I looked at X-C Skies the night before and decided that it looked like I had about a 60% chance of reaching Las Vegas.
Considering the thermal altitudes forecast, it would have been my preference to take the Sierras north to Lone Pine, then cross to the Inyos and Cerro Gordo Peak and work the high ground north of Panamint Valley enroute to Telescope Peak. However medium west winds were forecast for 12k and above. This meant a strong potential for leeside downwash and the possibility of wave north of Olancha. So I decided my odds were a little better if I could go through the Trona Gap, then hopefully work the west faces of the Panamint/Telescope range for triggered thermals and/or ridge lift. I held a bit of hope that downwind of Telescope Peak I might find wave. I even looked at and waypoint-marked the better high ground points east of Death Valley toward Jean, in case I would just need to thermal that leg. I was fairly confident that the toughest leg would be the stretch from Garlock across the Searles Valley beyond Trona to Telescope Peak.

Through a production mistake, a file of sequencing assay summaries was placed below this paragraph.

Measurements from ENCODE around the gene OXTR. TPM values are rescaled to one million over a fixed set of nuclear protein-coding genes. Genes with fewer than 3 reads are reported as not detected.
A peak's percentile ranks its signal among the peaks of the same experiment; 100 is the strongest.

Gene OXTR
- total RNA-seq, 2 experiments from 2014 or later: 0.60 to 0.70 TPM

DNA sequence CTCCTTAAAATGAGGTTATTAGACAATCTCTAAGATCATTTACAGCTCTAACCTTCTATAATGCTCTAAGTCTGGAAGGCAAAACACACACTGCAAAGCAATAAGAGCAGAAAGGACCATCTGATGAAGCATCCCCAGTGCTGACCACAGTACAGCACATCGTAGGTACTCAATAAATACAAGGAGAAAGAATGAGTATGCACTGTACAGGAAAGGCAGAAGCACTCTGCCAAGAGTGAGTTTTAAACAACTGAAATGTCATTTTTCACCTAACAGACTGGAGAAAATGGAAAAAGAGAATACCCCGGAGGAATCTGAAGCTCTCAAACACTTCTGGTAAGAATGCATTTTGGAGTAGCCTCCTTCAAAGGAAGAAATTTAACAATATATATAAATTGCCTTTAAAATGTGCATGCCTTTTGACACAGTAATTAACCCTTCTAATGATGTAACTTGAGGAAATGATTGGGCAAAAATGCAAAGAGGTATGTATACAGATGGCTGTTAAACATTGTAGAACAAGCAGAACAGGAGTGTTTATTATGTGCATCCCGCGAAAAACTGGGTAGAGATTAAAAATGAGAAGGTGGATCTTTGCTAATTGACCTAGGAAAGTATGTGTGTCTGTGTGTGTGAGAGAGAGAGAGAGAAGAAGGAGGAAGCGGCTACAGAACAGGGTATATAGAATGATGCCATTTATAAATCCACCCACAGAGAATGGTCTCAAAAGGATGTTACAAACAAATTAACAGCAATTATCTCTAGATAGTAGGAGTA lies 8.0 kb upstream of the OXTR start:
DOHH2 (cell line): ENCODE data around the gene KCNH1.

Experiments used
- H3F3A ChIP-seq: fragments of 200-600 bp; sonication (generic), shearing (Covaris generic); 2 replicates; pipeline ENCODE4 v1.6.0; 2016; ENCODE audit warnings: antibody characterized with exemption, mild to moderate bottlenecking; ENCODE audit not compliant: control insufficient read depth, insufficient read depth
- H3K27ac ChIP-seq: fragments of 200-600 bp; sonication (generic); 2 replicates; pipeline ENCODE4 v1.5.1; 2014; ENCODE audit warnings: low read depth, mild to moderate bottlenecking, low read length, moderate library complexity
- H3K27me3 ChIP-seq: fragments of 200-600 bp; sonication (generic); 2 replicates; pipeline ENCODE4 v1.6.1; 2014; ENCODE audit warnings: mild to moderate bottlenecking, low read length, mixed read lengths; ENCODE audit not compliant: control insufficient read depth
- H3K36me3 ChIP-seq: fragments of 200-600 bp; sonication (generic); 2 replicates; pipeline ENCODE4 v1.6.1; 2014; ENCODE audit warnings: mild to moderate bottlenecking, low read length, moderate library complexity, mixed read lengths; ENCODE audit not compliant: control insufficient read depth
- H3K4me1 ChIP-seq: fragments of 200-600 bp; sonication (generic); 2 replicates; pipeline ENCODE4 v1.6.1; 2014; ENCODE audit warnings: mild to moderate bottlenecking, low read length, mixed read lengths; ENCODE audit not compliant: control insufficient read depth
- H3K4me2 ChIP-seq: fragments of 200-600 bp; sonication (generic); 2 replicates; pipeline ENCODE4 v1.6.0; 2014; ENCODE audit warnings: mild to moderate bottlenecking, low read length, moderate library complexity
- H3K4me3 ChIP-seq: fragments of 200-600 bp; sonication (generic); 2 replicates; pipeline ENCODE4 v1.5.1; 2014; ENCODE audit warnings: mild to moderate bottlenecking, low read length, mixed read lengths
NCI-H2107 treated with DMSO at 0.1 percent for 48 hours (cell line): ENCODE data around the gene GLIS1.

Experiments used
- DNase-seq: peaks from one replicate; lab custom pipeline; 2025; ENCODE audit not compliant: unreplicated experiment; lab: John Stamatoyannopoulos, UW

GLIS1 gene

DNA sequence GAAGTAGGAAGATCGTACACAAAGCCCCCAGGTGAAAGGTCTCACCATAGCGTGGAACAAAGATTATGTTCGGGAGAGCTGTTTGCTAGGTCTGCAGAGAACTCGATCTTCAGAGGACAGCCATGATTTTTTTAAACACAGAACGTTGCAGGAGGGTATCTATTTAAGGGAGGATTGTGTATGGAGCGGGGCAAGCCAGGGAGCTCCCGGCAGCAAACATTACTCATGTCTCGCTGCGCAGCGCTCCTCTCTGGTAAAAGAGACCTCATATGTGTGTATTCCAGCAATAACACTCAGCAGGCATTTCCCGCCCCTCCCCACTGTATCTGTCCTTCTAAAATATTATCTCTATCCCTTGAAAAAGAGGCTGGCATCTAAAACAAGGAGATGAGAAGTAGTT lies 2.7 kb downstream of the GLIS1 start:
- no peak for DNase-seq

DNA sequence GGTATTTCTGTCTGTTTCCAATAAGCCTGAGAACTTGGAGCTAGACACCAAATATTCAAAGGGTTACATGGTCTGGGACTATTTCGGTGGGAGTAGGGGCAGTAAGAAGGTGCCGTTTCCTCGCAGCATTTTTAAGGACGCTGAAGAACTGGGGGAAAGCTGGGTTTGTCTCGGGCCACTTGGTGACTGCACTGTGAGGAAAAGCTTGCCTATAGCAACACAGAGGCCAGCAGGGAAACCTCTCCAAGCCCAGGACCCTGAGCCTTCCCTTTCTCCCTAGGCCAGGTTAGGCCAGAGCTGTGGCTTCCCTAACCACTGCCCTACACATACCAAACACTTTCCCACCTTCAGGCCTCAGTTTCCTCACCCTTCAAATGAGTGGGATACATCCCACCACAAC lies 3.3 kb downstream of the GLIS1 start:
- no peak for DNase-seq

I rigged in the morning and had a casual breakfast figuring it would be workable at the Sisters by about noon. At 11:30 I took a binocular look at the windmill ridge south of Cache Peak and was pleasantly surprised to see an easterly flow. I immediately told the tow pilot that I was going to finish loading and take off intending to take a three thousand foot tow to the First Sister.
I declared Middle Knob to Jean and launched to the west at 11:50, telling Derek to go straight out to the Sisters. I arrived at the first Sister at 5500-ft. MSL and requested that Derek make a hard right and I was off tow. One sweep over the first peak and I found a reasonable core that averaged 3 kts to 8,600 MSL. I went through my declared start at Middle Knob and headed for Chuckwalla Peak. I got to Chuckwalla at 7,000 MSL and found 2.6 kts to 9,000-ft. before pressing on toward Garlock.
Enroute to Garlock I noticed what looked like a soft lenticular in the Owens Valley. Now at Garlock at 6,300 MSL I milked 1.4 kts to 7,300-ft. while reminding myself that this was a completion task not a speed task. My next stop was on the peaks north of Goler Wash where several weak cores got me up to 9,800 MSL.
Now came the interesting part over the flats through the Trona Gap. I must say that you would not typically find me 24nm south of Trona Airport at 7,000 msl still heading north. I figured my best hope was in skirting the alluvial fans running east from the eastern edge of China Lake’s R-2505.